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16 Jan

Collaboration with the Axis Powers during World War II

 wilik

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Within nations occupied by the Axis Powers, some citizens, driven by nationalism, ethnic hatred, anti-communism, anti-Semitism, or opportunism knowingly engaged in collaboration with the Axis Powers during World War II. Some of these collaborationists committed the worst crimes and atrocities of the Holocaust.[1]

Collaboration is “a co-operation between elements of the population of a defeated state and the representatives of the victorious power”.[2] Stanley Hoffmann subdivided collaboration into involuntary (reluctant recognition of necessity) and voluntary (an attempt of exploiting necessity).[3] According to him, collaborationism can be subdivided into servile and ideological ; the former is a deliberate service to an enemy, whereas the latter is a deliberate advocacy of co-operation with the foreign force which is seen as a champion of some desirable domestic transformations.[3] In contrast, Bertram Gordon used the terms “collaborator” and “collaborationist” for non-ideological and ideological collaborations, respectively.[4]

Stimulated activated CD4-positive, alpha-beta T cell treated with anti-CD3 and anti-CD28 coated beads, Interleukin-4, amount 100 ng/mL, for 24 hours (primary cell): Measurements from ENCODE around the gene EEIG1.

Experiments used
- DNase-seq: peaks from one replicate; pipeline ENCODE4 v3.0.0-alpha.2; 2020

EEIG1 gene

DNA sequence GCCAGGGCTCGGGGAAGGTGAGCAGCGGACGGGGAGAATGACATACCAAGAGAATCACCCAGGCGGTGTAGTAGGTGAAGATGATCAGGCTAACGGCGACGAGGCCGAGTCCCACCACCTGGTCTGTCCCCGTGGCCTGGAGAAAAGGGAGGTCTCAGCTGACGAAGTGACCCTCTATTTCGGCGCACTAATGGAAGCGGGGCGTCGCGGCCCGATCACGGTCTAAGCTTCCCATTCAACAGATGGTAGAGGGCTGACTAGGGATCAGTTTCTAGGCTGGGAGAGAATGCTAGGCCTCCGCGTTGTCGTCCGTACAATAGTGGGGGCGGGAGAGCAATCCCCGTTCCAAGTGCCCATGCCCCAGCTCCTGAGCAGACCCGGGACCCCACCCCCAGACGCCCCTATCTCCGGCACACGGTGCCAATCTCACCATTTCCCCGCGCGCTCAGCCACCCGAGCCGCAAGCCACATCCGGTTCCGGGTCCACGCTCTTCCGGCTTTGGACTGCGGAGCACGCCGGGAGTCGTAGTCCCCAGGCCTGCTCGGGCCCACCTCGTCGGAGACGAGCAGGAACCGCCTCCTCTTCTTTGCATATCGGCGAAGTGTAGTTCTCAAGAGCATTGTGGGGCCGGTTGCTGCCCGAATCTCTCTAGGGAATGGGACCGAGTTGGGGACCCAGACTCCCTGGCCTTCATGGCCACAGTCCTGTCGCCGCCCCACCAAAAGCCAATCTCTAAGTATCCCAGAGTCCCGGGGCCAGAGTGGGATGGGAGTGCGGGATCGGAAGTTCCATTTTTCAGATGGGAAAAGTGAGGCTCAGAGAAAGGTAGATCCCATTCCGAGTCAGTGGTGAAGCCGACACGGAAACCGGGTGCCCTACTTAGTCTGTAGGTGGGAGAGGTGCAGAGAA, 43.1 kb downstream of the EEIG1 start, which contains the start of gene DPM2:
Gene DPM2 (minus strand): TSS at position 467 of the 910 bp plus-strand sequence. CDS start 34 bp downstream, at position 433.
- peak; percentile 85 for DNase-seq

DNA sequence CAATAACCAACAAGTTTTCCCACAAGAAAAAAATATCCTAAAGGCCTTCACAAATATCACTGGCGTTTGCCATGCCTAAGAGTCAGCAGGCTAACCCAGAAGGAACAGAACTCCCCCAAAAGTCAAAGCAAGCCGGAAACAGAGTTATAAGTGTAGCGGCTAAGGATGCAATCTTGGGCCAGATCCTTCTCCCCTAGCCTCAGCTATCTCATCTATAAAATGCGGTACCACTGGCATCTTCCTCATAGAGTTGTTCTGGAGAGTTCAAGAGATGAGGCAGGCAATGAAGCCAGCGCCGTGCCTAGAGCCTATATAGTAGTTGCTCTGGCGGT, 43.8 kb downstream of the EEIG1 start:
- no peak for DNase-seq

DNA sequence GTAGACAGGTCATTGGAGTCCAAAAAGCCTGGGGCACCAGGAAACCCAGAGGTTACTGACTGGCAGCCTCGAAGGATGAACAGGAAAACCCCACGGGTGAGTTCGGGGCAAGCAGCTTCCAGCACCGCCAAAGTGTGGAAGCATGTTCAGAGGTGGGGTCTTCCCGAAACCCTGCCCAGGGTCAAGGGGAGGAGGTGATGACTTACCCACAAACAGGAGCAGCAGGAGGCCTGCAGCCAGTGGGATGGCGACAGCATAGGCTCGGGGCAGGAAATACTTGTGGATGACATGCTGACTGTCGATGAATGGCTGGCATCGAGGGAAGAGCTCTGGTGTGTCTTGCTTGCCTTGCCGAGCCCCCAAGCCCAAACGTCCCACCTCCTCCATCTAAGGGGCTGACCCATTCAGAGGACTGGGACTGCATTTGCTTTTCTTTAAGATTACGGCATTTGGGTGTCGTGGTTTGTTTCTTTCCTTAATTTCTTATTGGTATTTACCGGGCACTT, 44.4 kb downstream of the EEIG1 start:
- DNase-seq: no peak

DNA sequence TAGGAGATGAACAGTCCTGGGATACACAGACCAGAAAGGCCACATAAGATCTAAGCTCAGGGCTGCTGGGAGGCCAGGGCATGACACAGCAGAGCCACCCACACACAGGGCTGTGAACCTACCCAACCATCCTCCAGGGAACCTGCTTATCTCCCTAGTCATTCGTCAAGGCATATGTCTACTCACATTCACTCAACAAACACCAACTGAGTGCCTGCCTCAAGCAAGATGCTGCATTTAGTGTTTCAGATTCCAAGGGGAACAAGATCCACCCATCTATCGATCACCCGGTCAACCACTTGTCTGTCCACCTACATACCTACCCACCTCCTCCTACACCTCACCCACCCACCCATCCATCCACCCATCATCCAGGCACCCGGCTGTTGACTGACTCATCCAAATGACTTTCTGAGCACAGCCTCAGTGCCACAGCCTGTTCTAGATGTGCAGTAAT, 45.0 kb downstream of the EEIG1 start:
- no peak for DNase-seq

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Requirements for collaboration[edit]

The Nazis did not consider everyone equally fit for cooperation. Even people from closely related nations were often valued differently in accordance with Nazi racial theories. The Jews were considered to be worst of all races and thus unfit for cooperation, although some were used in concentration camps as Kapos to report on other prisoners and enforce order. Others governed ghettos and helped organize deportations to extermination camps (Jewish Ghetto Police).

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